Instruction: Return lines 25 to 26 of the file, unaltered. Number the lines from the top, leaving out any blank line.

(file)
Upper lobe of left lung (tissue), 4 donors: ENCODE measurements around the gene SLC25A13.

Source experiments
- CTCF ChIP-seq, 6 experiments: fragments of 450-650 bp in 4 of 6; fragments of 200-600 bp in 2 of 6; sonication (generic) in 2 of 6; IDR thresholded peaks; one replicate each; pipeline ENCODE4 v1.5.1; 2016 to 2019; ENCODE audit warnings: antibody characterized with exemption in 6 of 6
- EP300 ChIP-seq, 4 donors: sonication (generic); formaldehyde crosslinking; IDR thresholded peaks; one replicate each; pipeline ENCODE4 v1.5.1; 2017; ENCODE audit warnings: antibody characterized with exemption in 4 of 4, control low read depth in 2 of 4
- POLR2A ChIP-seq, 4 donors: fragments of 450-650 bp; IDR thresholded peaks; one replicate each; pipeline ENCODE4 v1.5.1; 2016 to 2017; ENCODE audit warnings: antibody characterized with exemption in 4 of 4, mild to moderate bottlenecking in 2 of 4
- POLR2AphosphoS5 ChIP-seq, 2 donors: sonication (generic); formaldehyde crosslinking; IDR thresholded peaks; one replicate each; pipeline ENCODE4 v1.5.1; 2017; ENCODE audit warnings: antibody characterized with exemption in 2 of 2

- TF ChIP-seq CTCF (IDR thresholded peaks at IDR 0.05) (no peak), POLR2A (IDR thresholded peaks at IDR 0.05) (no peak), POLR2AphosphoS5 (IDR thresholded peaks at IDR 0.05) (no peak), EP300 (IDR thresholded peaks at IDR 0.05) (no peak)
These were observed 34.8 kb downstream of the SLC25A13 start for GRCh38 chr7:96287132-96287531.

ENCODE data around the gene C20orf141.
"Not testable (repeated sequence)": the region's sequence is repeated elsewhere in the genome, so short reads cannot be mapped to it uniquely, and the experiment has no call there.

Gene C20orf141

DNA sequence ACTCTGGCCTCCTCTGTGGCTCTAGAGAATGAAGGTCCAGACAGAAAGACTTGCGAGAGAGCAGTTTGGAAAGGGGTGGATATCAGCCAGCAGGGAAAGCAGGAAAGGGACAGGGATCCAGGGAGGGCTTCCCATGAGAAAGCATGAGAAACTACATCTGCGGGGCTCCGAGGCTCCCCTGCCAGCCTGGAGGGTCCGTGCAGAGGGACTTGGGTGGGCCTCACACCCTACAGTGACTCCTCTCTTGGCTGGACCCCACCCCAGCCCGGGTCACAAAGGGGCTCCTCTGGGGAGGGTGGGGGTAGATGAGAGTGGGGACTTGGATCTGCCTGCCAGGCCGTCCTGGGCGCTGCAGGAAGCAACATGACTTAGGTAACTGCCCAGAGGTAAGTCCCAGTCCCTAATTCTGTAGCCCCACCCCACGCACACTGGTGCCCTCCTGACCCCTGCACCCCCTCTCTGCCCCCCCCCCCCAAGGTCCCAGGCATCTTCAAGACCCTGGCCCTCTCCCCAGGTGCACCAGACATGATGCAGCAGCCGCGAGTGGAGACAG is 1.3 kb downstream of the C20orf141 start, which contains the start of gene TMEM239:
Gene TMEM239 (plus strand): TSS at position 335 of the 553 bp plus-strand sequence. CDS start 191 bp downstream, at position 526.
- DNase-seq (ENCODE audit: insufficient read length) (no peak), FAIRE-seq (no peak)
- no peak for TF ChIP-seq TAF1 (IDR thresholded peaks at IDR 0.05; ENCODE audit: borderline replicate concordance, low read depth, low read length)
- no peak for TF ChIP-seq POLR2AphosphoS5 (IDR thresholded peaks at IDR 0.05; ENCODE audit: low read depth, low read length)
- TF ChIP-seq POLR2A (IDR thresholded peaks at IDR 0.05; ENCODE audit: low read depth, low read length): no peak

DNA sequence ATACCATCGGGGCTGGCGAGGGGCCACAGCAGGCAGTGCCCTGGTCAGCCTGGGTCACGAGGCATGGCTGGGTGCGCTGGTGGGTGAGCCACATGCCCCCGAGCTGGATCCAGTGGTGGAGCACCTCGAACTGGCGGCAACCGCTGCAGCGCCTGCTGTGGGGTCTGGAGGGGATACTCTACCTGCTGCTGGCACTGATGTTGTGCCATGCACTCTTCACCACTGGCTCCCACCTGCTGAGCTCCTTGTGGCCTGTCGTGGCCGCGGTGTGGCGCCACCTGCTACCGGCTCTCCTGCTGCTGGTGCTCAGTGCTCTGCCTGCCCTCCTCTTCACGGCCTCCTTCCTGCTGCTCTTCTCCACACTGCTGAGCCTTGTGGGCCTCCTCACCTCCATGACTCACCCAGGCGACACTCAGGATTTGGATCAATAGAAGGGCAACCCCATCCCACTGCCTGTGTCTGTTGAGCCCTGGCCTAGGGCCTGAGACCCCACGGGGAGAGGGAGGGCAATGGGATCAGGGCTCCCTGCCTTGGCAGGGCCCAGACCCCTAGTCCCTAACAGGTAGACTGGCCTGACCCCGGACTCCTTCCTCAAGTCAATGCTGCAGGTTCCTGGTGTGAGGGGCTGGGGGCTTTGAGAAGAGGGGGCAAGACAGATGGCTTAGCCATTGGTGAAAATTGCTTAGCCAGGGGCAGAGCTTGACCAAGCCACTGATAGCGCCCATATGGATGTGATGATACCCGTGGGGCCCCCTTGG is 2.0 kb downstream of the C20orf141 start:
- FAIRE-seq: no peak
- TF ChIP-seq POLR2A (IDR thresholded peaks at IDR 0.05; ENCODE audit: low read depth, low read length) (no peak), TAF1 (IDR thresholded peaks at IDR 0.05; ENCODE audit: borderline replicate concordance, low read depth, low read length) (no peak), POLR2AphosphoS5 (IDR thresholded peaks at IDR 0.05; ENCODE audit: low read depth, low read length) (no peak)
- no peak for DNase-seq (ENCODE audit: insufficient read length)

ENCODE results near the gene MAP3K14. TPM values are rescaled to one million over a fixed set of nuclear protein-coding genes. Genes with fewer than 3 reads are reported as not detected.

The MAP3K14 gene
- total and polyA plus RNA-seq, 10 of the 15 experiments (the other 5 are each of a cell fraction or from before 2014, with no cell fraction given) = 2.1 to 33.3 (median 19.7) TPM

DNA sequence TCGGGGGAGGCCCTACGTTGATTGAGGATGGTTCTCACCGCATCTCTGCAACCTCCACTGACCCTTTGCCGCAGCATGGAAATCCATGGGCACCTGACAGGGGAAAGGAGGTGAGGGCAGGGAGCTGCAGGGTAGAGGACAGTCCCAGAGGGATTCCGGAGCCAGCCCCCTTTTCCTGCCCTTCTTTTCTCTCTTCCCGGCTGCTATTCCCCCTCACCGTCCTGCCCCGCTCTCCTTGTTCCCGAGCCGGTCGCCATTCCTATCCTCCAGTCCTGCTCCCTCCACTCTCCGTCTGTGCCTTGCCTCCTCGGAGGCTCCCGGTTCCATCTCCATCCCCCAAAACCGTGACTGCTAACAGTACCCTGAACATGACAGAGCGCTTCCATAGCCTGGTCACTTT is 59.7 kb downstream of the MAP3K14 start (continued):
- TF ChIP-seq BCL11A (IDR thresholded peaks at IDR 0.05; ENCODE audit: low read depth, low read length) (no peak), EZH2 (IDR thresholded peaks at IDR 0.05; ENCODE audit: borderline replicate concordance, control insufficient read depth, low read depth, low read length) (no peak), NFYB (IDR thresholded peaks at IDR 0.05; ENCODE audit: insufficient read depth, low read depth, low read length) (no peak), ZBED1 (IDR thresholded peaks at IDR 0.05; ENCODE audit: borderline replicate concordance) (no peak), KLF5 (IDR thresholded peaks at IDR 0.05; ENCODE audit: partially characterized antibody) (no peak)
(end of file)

DNA sequence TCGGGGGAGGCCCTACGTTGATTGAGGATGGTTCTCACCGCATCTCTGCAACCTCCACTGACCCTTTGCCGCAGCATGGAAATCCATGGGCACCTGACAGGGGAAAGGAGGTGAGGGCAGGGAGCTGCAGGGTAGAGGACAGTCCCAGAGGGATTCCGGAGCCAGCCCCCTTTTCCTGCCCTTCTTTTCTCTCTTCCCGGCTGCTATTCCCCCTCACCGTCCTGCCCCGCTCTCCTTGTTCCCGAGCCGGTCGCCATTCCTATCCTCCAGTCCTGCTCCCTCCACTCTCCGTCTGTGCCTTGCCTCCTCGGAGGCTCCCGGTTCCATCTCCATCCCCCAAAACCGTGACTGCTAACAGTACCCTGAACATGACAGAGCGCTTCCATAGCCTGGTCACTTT is 59.7 kb downstream of the MAP3K14 start (continued):
- TF ChIP-seq BCL11A (IDR thresholded peaks at IDR 0.05; ENCODE audit: low read depth, low read length) (no peak), EZH2 (IDR thresholded peaks at IDR 0.05; ENCODE audit: borderline replicate concordance, control insufficient read depth, low read depth, low read length) (no peak), NFYB (IDR thresholded peaks at IDR 0.05; ENCODE audit: insufficient read depth, low read depth, low read length) (no peak), ZBED1 (IDR thresholded peaks at IDR 0.05; ENCODE audit: borderline replicate concordance) (no peak), KLF5 (IDR thresholded peaks at IDR 0.05; ENCODE audit: partially characterized antibody) (no peak)